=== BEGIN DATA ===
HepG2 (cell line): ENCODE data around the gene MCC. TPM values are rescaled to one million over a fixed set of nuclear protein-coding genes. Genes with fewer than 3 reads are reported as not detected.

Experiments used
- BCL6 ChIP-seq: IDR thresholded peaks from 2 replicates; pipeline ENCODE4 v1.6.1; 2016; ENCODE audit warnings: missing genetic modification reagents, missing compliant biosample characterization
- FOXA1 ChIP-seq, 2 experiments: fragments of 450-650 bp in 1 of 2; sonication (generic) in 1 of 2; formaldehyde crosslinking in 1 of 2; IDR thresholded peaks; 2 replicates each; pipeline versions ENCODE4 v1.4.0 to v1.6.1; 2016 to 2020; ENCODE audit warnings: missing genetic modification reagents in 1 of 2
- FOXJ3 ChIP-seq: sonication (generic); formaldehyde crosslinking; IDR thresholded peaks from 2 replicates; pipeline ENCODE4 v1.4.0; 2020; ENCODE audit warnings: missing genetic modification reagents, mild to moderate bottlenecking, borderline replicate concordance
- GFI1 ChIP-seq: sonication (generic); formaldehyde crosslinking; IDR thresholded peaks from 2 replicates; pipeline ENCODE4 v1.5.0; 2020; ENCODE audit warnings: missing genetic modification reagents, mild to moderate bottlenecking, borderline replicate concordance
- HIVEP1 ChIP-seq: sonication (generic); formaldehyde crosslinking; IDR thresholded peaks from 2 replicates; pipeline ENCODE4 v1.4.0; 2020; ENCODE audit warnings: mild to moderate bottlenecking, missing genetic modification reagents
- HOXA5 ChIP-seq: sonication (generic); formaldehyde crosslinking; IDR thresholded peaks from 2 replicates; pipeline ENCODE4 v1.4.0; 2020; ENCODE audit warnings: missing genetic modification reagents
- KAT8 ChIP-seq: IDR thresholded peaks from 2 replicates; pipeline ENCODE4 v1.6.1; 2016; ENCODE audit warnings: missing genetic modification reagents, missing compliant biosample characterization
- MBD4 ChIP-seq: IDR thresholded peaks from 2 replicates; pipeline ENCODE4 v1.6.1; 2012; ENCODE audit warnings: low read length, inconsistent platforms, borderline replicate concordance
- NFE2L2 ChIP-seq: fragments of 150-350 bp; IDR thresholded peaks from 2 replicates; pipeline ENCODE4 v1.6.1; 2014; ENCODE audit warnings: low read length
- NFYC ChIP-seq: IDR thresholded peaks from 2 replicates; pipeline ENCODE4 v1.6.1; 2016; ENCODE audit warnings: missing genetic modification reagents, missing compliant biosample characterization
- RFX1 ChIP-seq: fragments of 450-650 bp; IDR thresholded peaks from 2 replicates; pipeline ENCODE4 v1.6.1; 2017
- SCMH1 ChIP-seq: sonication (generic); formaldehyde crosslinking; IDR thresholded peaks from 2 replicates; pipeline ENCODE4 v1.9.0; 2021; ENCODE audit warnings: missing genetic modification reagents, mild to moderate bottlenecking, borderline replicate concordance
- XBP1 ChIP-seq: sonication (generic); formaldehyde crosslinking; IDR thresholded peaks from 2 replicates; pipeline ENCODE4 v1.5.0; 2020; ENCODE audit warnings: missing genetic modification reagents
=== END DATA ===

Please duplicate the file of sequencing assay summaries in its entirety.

HepG2 (cell line): ENCODE data around the gene MCC. TPM values are rescaled to one million over a fixed set of nuclear protein-coding genes. Genes with fewer than 3 reads are reported as not detected.

Experiments used
- BCL6 ChIP-seq: IDR thresholded peaks from 2 replicates; pipeline ENCODE4 v1.6.1; 2016; ENCODE audit warnings: missing genetic modification reagents, missing compliant biosample characterization
- FOXA1 ChIP-seq, 2 experiments: fragments of 450-650 bp in 1 of 2; sonication (generic) in 1 of 2; formaldehyde crosslinking in 1 of 2; IDR thresholded peaks; 2 replicates each; pipeline versions ENCODE4 v1.4.0 to v1.6.1; 2016 to 2020; ENCODE audit warnings: missing genetic modification reagents in 1 of 2
- FOXJ3 ChIP-seq: sonication (generic); formaldehyde crosslinking; IDR thresholded peaks from 2 replicates; pipeline ENCODE4 v1.4.0; 2020; ENCODE audit warnings: missing genetic modification reagents, mild to moderate bottlenecking, borderline replicate concordance
- GFI1 ChIP-seq: sonication (generic); formaldehyde crosslinking; IDR thresholded peaks from 2 replicates; pipeline ENCODE4 v1.5.0; 2020; ENCODE audit warnings: missing genetic modification reagents, mild to moderate bottlenecking, borderline replicate concordance
- HIVEP1 ChIP-seq: sonication (generic); formaldehyde crosslinking; IDR thresholded peaks from 2 replicates; pipeline ENCODE4 v1.4.0; 2020; ENCODE audit warnings: mild to moderate bottlenecking, missing genetic modification reagents
- HOXA5 ChIP-seq: sonication (generic); formaldehyde crosslinking; IDR thresholded peaks from 2 replicates; pipeline ENCODE4 v1.4.0; 2020; ENCODE audit warnings: missing genetic modification reagents
- KAT8 ChIP-seq: IDR thresholded peaks from 2 replicates; pipeline ENCODE4 v1.6.1; 2016; ENCODE audit warnings: missing genetic modification reagents, missing compliant biosample characterization
- MBD4 ChIP-seq: IDR thresholded peaks from 2 replicates; pipeline ENCODE4 v1.6.1; 2012; ENCODE audit warnings: low read length, inconsistent platforms, borderline replicate concordance
- NFE2L2 ChIP-seq: fragments of 150-350 bp; IDR thresholded peaks from 2 replicates; pipeline ENCODE4 v1.6.1; 2014; ENCODE audit warnings: low read length
- NFYC ChIP-seq: IDR thresholded peaks from 2 replicates; pipeline ENCODE4 v1.6.1; 2016; ENCODE audit warnings: missing genetic modification reagents, missing compliant biosample characterization
- RFX1 ChIP-seq: fragments of 450-650 bp; IDR thresholded peaks from 2 replicates; pipeline ENCODE4 v1.6.1; 2017
- SCMH1 ChIP-seq: sonication (generic); formaldehyde crosslinking; IDR thresholded peaks from 2 replicates; pipeline ENCODE4 v1.9.0; 2021; ENCODE audit warnings: missing genetic modification reagents, mild to moderate bottlenecking, borderline replicate concordance
- XBP1 ChIP-seq: sonication (generic); formaldehyde crosslinking; IDR thresholded peaks from 2 replicates; pipeline ENCODE4 v1.5.0; 2020; ENCODE audit warnings: missing genetic modification reagents